The main operators in the serviced apartment market are Quest, Mantra Group and Oaks Hotels & Resorts, but the majority of the market share is taken up by smaller firms.

The surging appeal from mum and dad investors arises from the perception of serviced apartments as a high-return, low-risk investment, with a steady flow of income and without the hassle associated with typical residential properties.

High-risk, low growth

But director of Wakelin Property Advisors, Monique Sasson Wakelin, takes the opposite view, describing them as a “high-risk, low-return investment” that should be avoided at all costs.

One of her main concerns with them is the lack of market depth, as around 70% of residential property buyers are owner-occupiers.

The pool of potential buyers shrinks even further because the banks treat them as commercial investments and are more reluctant to lend against them. They restrict the loan-to-valuation ratio to around 60% on average, depending on the agreement with management, and don’t include the furniture package – which is included in the price of the property – in their valuation.

In essence the market is limited not only to an investor-only base ready to make an upfront payment, but also to those who are unconcerned with leveraging their property.

“It’s a medium cash flow investment – not a strong cash flow investment – because you need more of your money to buy in,” director of Metropole Property Strategists Michael Yardney told Eureka Report.

“[Serviced apartments] pander to the insecurity of some investors worrying about tenancy and management problems,” he said. “The trade-off is that they aren’t going to get the capital growth that residential real-estate investors have enjoyed in the past.”

Sasson Wakelin says that capital growth is hindered by how difficult they are to sell, that they are typically sold to investors at a premium to their market value, and that they are in unremarkable buildings for which there is little scarcity value.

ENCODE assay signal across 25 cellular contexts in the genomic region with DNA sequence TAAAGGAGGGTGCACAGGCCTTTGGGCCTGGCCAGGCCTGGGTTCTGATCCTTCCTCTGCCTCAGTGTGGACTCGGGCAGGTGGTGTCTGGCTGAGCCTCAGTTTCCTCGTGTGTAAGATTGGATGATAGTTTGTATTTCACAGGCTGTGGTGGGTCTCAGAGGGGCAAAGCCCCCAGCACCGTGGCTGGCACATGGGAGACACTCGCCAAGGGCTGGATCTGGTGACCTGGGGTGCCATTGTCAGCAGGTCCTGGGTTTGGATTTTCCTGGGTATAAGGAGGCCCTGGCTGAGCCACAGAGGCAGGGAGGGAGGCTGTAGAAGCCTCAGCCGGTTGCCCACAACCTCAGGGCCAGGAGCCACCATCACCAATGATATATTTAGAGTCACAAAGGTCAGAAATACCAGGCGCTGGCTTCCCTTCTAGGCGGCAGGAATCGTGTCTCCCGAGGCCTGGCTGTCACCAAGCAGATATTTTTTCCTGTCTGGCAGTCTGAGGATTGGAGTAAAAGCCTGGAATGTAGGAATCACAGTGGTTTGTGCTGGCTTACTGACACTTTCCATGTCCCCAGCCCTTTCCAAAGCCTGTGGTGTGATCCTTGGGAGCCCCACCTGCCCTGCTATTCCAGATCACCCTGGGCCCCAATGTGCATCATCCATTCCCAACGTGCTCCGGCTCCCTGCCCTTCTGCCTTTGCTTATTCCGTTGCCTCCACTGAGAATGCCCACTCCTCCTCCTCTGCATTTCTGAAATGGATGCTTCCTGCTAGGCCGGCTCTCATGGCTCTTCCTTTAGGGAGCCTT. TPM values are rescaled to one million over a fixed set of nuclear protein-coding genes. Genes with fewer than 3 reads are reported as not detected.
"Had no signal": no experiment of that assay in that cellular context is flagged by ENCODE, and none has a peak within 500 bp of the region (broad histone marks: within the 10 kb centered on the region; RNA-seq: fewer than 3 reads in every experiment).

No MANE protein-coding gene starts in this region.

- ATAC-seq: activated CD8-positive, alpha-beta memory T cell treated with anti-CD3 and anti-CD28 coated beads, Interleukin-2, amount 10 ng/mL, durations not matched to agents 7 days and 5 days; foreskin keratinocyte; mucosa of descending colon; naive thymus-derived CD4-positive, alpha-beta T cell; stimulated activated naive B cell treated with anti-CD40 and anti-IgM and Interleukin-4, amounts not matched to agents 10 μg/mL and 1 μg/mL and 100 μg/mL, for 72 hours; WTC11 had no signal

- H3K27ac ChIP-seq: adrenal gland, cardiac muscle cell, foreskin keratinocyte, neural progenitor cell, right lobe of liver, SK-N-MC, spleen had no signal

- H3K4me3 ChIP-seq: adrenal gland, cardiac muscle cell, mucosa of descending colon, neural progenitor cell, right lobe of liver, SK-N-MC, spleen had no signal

“Developers often opt to market these types of properties as a serviced apartment because they recognise that the assets have limited attraction to home buyers or to long-term renters,” she said.

Another of Sasson Wakelin’s complaints about serviced apartments is that they are saddled with high maintenance costs as there is more wear and tear associated with short-stay visitors, which lowers the return.

For example, a two-bedroom Quest serviced apartment in the Docklands costs $512,000, returning $33,287 per annum. A simple calculation from this generates a 6.5% return.

What’s often overlooked by investors are the annual council rates of about $1,000 and the water rates and body corporate fees of around $800 each – cutting the net yield to just under 6%.

Australian Property Investor Databank calculates the average gross rental yield in the Docklands for a residential apartment to be 5.1%.

Other investment models might only require the owner to pay for some or the entire sinking fund levy, and this is why investors need to do their homework as fees can vary greatly.

Despite the many shortcomings in investing in serviced apartments, Yardney insists they have a legitimate position for a small group of investors who are willing to trade off control and capital growth for the perceived security of a steadier cash flow.

“I believe they are better in a small super fund or for an investor who doesn’t have a lot of money rather than a similar commercial investment,” he said. “The alternative would be buying the shop down the street, which will have a similar higher yield, but the shop is much more likely in three years to be vacant.”

He urges investors to steer clear of serviced apartments without rental guarantees because even though they might look cheaper, they take away what are the key benefits of the asset class: a reasonable yield, steady income stream and relatively hassle-free investment.